By Fred Woods
Twenty supporters of the Horseshoe Bend Regional Library, apparently believing county funding for the library had been zeroed out of the FY2017 Lee County budget, appeared at the Lee County Commission meeting to attest to the value of library services to Lee County residents and urge restoration of funding to the organization, two weeks after the FY2017 budget for the county was approved, at the Sept. 26 meeting. Several supporters of the Lee County Historical Society also asked for restoration of their funding reduction.
What the commission actually approved in the FY2017 County Budget, as was reported in the October 5 issue of the Observer, was a reduction of $15,000 to the county support of the Horseshoe Bend Regional Library, from $$23,592 (2016) to $8,500 (2017, and a reduction of $6,900 to support the Lee County Historical Society, from $9,400 (2016) to $2,500 (2017).
The reduction in funds to the Horseshoe Bend Library came after various commissioners had questioned, over the past several years, the benefits to Lee County residents. Several commissioners agreed that, if the information presented Tuesday had been available when FY2017 budget decisions were being made, the budget cut would not have been nearly so great. The Lee County Historical Society reduction put that organization at basically the same level as the Museum of East Alabama, the only other museum supported in the county budget.
This portion of the FY2017 Lee County Budget, called the “Service Contracts and Appropriation List” was approved by a 4 to 1 vote with Commissioner Eckman casting the only “no” vote at the previous meeting.
The motion to authorize Chairman English to execute contracts and transfer funds to the various agencies was approved by a 3 to 2 vote with Commissioner Lawrence joining Ms. Eckman in voting “no.”
The Horseshoe Bend Regional Library system is a partnership of libraries now in Coosa, Elmore, Lee and Tallapoosa counties which has operated since 1950 when Lee County partnered with Tallapoosa County to begin the system which primarily provides bookmobile services to rural residents and others who cannot go to the organized ten member libraries in the the four-county area. In Lee County, both the Auburn Public Library and Opelika’s Cooper Memorial Library are members, with Cooper re-joining in July of this year.
The Horseshoe Bend bookmobile makes regular monthly stops at Auburn and Opelika senior citizen homes and several locations in rural and urban Lee County.
The library director, Susie Anderson, told the commission that the library may have to close its doors and park its bookmobiles if the $15,000 Lee County reduction is not restored. Anderson said that Horseshoe Bend received $255,000 in state funds last year which required a match by local funds. This means the library has a total annual budget greater than a half million dollars. The Lee County reduction of $15,000 really means a total budget reduction of $30,000 because of the match, serious enough to cause program cutbacks but hardly enough, it would appear, to shut down the system.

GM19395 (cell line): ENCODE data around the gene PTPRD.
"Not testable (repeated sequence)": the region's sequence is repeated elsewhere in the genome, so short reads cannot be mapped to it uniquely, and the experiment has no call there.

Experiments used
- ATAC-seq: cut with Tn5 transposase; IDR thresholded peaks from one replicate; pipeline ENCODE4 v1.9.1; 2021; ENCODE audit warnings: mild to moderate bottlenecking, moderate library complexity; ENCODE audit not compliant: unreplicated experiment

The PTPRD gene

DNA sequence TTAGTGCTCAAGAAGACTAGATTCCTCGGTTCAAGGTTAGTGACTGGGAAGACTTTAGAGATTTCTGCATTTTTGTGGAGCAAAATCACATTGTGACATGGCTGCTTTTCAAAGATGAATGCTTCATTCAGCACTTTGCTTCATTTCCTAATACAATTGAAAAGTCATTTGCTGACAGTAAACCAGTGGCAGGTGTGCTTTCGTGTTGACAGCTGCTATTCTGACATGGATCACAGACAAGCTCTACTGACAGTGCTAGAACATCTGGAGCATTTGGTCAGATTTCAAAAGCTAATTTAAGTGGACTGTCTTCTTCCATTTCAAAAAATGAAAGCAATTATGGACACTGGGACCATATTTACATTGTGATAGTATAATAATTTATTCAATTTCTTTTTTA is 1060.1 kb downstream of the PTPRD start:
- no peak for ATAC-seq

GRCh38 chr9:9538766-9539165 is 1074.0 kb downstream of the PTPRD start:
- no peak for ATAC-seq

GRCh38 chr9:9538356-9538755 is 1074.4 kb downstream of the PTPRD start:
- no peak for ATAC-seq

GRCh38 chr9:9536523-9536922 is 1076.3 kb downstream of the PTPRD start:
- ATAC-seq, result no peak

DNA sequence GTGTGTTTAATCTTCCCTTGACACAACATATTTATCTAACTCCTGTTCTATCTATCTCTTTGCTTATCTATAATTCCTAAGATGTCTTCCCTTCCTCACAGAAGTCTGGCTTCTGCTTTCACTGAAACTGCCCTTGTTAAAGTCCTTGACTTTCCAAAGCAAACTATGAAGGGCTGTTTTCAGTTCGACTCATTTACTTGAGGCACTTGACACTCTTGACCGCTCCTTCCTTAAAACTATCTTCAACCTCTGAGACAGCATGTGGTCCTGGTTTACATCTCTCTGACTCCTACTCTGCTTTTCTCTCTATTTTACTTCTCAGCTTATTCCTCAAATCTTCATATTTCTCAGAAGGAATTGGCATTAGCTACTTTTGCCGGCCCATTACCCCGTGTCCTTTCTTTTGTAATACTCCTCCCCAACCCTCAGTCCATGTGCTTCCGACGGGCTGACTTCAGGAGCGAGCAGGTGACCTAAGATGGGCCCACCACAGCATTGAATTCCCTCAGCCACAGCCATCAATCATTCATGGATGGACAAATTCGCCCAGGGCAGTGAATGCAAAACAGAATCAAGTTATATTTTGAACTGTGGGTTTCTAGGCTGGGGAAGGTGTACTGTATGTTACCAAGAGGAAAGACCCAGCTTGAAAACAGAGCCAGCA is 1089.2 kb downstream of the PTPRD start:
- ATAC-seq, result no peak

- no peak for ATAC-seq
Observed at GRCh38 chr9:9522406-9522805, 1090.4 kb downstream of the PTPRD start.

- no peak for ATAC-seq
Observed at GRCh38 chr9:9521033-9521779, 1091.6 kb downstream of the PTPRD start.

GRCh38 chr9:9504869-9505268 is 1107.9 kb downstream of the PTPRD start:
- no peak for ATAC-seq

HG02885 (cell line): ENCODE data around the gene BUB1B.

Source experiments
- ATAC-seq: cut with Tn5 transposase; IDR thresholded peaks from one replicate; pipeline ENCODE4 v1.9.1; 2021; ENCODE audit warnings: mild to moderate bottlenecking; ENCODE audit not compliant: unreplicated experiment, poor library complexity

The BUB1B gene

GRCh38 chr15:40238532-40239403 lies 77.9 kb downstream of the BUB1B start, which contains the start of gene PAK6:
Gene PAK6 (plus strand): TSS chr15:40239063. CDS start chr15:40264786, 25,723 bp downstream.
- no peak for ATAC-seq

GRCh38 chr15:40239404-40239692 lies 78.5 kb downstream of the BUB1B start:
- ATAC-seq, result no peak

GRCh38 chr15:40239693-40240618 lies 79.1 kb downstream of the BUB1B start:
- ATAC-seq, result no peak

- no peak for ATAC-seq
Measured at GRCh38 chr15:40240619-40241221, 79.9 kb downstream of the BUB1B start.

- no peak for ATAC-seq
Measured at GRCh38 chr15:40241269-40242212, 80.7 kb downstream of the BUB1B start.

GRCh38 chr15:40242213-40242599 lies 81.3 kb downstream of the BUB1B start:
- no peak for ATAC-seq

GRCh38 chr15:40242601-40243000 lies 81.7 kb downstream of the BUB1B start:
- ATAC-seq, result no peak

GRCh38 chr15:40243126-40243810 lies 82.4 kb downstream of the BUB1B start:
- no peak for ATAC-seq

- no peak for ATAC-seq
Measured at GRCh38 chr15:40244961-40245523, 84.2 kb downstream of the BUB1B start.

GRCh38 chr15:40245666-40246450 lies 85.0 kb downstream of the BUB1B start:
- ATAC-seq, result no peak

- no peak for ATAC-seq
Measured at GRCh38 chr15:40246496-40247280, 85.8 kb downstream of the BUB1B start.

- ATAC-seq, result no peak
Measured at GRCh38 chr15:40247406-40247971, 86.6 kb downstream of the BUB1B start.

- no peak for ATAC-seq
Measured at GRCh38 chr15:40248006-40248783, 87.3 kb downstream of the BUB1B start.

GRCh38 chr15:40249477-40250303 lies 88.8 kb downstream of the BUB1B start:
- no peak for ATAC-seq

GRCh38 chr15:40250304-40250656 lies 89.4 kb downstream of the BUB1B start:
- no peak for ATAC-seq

Lee County funding to the library has shrunk over the years form $33,500 in 2010 to $23,592 last year as commissioners each year questioned library benefits to Lee County residents. Apparently It took a $15,000 reduction to get their question answered.
The commission also unanimously approved a 10-year tax abatement to Howard Porter of Auburn for a distribution warehouse he is building just outside the Auburn city limits on US Hwy. 29-South. The business is expected to employ 30 people, with an annual payroll over $1,000,000. The tax abatement includes all state and local noneducational property taxes except those allocated to hospitals and dependent children, and will amount to an estimated $100,000 over the period.
In other action the commission
* approved, at Mr. Rendleman’s request, for a reduction of $45,699 (savings to the county) in the construction contract for the new recycling building on Williamson Avenue,
* authorized Mr. Rendleman to sign a lease with USDA for space in the county-owned Agricultural Extension Building calling for a rent of $80,640.10 annually, a $2.50 per square foot increase over the old agreement,
– heard a request from Rendleman to review county personnel policy revisions and consider their adoption at the next commission meeting,
– received nominations for four vacant positions on the Lee County Cemetery Preservation Committee,
– appointed four new members to the Lee County Recreation Board,
– approved a revision to the personnel manager position in the Sheriff’s office, and
– passed a resolution supporting a “yes” vote on Amendment 14 on the Nov. 8 ballot. Amendment 14 corrects a technical issue that occurred in the voting process over the past 30 years. Unless this passes some 500 pieces of local legislation could be challenged, not on their merits, but because of the way the legislature passed them.